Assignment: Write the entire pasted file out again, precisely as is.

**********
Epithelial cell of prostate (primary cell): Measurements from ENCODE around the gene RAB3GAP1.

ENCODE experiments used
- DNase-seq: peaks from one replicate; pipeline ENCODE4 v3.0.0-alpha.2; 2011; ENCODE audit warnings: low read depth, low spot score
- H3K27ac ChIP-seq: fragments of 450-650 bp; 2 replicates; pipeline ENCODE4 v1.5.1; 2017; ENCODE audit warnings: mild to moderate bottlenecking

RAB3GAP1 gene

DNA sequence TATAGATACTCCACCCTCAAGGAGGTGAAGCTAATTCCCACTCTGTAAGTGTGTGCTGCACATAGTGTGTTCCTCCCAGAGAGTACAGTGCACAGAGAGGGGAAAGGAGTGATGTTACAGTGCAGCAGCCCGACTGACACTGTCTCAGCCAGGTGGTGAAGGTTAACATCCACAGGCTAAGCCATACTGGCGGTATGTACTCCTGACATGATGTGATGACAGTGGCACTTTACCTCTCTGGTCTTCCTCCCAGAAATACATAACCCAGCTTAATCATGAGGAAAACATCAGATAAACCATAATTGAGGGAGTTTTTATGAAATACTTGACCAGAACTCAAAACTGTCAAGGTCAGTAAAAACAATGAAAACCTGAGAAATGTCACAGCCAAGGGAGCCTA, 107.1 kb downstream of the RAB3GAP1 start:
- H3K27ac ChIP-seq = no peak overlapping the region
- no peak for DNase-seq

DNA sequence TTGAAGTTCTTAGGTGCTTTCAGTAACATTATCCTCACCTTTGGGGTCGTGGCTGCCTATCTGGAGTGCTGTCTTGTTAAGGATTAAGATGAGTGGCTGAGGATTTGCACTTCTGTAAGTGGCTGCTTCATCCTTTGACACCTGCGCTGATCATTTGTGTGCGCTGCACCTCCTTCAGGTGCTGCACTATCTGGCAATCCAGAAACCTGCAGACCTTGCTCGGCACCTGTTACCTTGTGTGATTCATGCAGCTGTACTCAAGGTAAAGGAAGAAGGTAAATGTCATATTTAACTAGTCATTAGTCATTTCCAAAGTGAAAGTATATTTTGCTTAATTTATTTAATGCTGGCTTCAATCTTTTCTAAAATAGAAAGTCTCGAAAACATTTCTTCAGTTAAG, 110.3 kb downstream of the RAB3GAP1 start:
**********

Epithelial cell of prostate (primary cell): Measurements from ENCODE around the gene RAB3GAP1.

ENCODE experiments used
- DNase-seq: peaks from one replicate; pipeline ENCODE4 v3.0.0-alpha.2; 2011; ENCODE audit warnings: low read depth, low spot score
- H3K27ac ChIP-seq: fragments of 450-650 bp; 2 replicates; pipeline ENCODE4 v1.5.1; 2017; ENCODE audit warnings: mild to moderate bottlenecking

RAB3GAP1 gene

DNA sequence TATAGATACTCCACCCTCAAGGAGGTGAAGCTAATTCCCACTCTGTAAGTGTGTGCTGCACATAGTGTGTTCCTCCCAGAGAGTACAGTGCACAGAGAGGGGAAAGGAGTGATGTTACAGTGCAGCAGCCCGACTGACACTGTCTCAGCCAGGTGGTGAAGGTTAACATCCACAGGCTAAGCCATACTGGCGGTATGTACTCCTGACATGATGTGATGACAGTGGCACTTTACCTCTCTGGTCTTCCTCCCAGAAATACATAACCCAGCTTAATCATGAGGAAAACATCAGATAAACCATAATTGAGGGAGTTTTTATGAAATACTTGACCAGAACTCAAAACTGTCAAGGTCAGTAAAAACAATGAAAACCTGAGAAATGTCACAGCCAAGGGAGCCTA, 107.1 kb downstream of the RAB3GAP1 start:
- H3K27ac ChIP-seq = no peak overlapping the region
- no peak for DNase-seq

DNA sequence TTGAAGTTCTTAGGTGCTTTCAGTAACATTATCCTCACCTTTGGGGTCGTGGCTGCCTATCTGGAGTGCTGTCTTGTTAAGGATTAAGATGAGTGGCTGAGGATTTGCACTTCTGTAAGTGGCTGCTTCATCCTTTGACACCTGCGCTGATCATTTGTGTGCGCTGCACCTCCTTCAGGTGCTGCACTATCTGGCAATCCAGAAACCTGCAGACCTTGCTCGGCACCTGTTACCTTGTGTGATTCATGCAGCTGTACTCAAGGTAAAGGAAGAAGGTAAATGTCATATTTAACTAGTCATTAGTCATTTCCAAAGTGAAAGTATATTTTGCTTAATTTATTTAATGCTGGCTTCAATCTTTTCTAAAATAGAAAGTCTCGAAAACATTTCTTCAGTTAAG, 110.3 kb downstream of the RAB3GAP1 start: